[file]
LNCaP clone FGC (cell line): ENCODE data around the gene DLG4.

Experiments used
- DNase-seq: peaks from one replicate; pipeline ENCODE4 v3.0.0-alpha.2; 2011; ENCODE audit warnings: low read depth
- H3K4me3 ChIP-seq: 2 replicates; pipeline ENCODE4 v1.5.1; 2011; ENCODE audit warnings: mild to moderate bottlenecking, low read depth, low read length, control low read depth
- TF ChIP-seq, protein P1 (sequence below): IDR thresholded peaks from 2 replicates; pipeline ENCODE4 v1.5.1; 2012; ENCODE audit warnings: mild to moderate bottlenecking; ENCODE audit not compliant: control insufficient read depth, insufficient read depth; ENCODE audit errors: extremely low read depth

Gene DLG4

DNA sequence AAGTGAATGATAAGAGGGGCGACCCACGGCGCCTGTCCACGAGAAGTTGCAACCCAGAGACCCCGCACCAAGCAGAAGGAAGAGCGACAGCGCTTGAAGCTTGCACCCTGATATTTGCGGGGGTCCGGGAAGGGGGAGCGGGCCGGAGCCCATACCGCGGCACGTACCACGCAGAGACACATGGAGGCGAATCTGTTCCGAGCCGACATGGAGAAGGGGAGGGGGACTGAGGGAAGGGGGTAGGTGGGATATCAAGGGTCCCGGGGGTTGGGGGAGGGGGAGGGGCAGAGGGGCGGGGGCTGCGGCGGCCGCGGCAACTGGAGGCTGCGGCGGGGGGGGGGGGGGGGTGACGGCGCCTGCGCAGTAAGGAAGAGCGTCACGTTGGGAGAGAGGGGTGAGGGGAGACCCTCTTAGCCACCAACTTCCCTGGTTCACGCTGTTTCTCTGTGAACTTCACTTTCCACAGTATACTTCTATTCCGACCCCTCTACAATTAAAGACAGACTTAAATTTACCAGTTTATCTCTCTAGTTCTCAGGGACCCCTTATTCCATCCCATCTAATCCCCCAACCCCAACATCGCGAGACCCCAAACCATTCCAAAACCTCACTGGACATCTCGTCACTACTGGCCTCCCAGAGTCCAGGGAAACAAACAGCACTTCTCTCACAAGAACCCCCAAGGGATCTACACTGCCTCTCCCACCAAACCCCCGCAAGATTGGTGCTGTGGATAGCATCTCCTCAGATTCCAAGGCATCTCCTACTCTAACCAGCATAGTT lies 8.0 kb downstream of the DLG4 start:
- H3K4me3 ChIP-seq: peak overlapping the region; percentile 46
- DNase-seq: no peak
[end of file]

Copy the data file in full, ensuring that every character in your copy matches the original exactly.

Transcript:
LNCaP clone FGC (cell line): ENCODE data around the gene DLG4.

Experiments used
- DNase-seq: peaks from one replicate; pipeline ENCODE4 v3.0.0-alpha.2; 2011; ENCODE audit warnings: low read depth
- H3K4me3 ChIP-seq: 2 replicates; pipeline ENCODE4 v1.5.1; 2011; ENCODE audit warnings: mild to moderate bottlenecking, low read depth, low read length, control low read depth
- TF ChIP-seq, protein P1 (sequence below): IDR thresholded peaks from 2 replicates; pipeline ENCODE4 v1.5.1; 2012; ENCODE audit warnings: mild to moderate bottlenecking; ENCODE audit not compliant: control insufficient read depth, insufficient read depth; ENCODE audit errors: extremely low read depth

Gene DLG4

DNA sequence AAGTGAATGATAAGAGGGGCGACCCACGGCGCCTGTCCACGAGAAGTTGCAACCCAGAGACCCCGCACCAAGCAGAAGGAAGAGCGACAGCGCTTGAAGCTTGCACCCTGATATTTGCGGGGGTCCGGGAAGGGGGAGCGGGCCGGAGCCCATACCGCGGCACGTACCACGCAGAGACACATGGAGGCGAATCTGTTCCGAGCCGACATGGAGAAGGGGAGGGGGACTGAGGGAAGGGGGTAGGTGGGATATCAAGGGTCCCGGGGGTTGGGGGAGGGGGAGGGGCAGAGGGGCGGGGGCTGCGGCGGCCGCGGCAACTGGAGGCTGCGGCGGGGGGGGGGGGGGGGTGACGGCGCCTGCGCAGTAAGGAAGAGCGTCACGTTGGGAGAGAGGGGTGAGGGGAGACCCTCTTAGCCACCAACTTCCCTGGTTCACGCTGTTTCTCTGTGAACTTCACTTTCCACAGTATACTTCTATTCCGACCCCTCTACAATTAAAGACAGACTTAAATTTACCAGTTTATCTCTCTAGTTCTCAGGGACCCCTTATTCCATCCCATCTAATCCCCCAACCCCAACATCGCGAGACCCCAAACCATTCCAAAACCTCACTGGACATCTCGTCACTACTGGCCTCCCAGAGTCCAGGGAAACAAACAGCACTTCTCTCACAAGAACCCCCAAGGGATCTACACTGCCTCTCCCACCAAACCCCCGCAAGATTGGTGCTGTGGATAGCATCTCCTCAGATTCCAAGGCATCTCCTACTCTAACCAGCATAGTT lies 8.0 kb downstream of the DLG4 start:
- H3K4me3 ChIP-seq: peak overlapping the region; percentile 46
- DNase-seq: no peak